Mind Control: This is my favourite “gimmick” strategy. It’s not very viable as a competitive fleet design since it’s so dependent on the luck of the dice, but when executed correctly it’s one of the most fun ways to win. This is more complex than most other strategies, but the basic idea is to use ship, crew, UT, and mysterious island (MI) abilities to move enemy ships to your advantage, giving you “mind control” and move your opponent’s fleet as well as your own. Example: Mind Control
Crew capturing and possession: This is another gimmick fleet that relies on very specific abilities. Captain Davy Jones (from the POTC set) and Wraith (SS version) allow you to “recycle” crew after they’ve been eliminated, giving you access to their abilities. Captain Nemo (MI) allows you to capture crew when you win a boarding party, whereupon they can use their abilities on Nemo’s ship. In addition, there are a handful of crew and ships with the “possession” ability, which allows you to capture an enemy crew on a ship within S if you roll a 6. Finally, there are some crew and ships with the “gold capture” ability, which allows you to capture enemy crew when you board, and then turn them into gold worth their point cost when you unload them at your home island. Any combination of these strategies is difficult to pull off, but as with the Mind Control strategy it’s very fun to attempt. Examples: Blackheart + Nemo + Zeus=doom, Crew Recycling 2.0
Underwater fleet: Sea monsters and submarines can submerge, making them virtually invincible to anything other than cancellers and “sub hunters” – an ability that lets the ship shoot at submerged ships within S of the ship. This strategy is tough not because it’s a bad idea, but because sea monsters and submarines are both rather slow and overpriced. There are some sea monsters that are playable, but they can’t carry crew. Most submarines don’t make good gold runners, and no subs have more than three masts, so their offensive output is limited as well. Example: From the Depths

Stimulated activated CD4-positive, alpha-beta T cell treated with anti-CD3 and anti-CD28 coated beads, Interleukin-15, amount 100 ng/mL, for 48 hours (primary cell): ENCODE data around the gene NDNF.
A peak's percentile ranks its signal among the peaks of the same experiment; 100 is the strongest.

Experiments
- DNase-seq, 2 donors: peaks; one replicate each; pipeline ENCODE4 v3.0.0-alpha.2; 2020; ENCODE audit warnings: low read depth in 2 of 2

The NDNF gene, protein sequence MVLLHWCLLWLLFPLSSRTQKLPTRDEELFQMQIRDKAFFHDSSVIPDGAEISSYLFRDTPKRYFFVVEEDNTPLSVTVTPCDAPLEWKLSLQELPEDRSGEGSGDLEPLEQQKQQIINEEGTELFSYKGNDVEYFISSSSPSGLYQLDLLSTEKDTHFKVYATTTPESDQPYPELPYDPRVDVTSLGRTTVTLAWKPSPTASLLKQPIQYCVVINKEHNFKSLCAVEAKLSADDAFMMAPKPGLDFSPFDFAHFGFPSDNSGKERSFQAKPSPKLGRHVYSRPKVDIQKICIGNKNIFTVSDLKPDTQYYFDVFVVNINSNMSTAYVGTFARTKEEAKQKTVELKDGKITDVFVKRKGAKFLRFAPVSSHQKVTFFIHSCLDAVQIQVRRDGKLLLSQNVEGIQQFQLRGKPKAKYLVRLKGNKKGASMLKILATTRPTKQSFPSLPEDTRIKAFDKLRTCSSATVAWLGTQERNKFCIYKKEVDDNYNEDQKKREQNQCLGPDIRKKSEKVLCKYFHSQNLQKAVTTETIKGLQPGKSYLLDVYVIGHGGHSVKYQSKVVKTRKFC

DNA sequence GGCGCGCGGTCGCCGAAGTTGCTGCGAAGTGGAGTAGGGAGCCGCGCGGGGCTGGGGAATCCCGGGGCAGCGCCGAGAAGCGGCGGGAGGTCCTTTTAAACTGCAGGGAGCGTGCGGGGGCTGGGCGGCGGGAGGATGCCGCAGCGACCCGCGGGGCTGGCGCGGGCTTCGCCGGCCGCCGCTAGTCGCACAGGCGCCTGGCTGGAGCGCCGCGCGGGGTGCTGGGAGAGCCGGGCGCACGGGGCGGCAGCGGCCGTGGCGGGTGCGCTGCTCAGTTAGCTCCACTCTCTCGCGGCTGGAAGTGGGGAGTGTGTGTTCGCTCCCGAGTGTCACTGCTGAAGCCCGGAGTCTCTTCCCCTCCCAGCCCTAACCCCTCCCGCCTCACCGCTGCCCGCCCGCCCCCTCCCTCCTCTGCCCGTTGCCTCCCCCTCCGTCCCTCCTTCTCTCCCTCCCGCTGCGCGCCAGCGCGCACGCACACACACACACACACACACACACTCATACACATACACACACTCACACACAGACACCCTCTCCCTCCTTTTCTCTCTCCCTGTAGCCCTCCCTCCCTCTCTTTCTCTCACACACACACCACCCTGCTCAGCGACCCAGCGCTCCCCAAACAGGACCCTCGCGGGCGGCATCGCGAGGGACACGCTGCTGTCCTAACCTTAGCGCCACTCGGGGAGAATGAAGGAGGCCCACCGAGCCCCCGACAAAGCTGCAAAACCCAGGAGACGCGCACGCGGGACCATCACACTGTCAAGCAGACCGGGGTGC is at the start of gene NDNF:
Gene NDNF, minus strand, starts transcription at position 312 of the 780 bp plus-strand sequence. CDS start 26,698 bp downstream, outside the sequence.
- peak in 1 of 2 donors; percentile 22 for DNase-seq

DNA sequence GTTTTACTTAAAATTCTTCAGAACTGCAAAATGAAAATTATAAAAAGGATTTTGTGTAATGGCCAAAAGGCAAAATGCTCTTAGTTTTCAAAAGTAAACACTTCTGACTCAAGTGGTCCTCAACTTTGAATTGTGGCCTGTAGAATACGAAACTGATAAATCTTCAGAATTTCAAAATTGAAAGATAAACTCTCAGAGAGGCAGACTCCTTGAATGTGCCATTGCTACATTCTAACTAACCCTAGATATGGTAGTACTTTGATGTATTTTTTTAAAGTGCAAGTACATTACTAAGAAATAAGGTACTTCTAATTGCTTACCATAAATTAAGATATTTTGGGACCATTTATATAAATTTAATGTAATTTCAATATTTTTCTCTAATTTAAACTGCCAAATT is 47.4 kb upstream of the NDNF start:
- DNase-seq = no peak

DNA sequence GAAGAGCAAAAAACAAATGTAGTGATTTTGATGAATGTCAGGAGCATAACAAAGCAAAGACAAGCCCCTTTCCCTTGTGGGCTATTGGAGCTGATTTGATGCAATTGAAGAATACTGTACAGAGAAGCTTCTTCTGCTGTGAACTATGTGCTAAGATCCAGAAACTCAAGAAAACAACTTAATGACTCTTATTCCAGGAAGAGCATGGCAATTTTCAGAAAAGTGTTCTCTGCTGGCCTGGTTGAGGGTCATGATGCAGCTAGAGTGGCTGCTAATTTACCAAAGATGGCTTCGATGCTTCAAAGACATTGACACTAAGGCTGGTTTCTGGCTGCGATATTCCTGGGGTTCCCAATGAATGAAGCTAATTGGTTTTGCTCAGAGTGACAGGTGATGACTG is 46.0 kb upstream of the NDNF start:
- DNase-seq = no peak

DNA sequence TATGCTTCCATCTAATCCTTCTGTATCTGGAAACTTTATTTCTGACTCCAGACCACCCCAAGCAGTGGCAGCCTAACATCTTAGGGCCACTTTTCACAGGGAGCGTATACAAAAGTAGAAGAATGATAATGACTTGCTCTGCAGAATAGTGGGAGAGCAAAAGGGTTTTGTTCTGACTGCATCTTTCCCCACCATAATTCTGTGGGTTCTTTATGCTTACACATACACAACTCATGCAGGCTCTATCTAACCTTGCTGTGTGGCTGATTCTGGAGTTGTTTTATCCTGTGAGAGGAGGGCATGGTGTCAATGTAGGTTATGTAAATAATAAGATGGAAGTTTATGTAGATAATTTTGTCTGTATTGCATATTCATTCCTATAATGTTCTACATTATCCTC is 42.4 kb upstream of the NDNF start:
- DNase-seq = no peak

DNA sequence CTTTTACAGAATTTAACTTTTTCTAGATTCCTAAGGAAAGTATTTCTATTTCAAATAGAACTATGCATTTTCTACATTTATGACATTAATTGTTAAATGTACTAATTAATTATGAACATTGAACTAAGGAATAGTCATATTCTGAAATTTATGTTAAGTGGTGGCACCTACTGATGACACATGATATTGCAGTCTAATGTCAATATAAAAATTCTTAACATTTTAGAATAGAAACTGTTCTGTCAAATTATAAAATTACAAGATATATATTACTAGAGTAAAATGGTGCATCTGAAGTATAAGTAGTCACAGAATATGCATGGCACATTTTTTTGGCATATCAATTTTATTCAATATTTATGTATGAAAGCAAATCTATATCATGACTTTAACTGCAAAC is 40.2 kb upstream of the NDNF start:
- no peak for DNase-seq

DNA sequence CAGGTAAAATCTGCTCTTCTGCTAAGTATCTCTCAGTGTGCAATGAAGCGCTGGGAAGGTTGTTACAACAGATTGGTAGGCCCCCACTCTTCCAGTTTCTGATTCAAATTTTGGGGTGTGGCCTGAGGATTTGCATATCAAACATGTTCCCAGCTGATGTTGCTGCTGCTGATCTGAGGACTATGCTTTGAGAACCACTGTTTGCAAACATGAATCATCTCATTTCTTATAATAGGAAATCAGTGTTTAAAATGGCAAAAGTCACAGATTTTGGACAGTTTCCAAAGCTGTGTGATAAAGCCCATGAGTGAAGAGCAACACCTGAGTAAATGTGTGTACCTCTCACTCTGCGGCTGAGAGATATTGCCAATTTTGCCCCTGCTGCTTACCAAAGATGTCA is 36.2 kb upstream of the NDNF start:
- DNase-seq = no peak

Extra Action speed fleets: These fleets use the sac ability (eliminate a crew to gain an extra action), EA (extra action on a 5-6), and SAT (same action twice on a 5-6) abilities to move very fast. This is one of the best strategies out there, as these abilities don’t cost much and give you a lot of bang for your buck. Speed is huge in Pirates, and with multiple ships capable of moving twice in one turn, your chances of winning go up in a hurry. The sac ability is seen as particularly cheap because it doesn’t depend on a die roll and only costs 2 points, but there is no denying its effectiveness. Example: EA Gold Runners
UT-dependent fleets: More for fun games, these fleets are dependent on finding specific unique treasures to win the game through their effects. There are plenty of powerful UT’s, such as Nemo’s Plans, which lets you keep UT’s on your ship that are usually removed from the game after just one use. There is even a UT that lets you bring a Kraken into the game if you roll a 6! Example: Dead Man’s Chest UT Fleet
Fog hopping: Another very gimmicky idea, this strategy uses the handful of ships with the fog-hopping ability. This lets ships go into a fog bank on one turn, and then “hop” and come out of a different fog bank on their next turn! This fleet is particularly interesting when combined with the smokebank/reverse captain strategy, which is often intertwined with HI raiders. This is one of the more complex fleets out there, and it’s tough to use such an expensive and fragile strategy unless the build total is higher than the standard 40 points. Examples: TOoDJ 2nd entry: Cat and Mouse, Fog hopping and smoke dropping
There are other types of fleets too, but this should give you plenty of ideas! Once you’ve got your fleet ready, you’re ready to start playing! In case you want to be better prepared to set sail, here are some tips.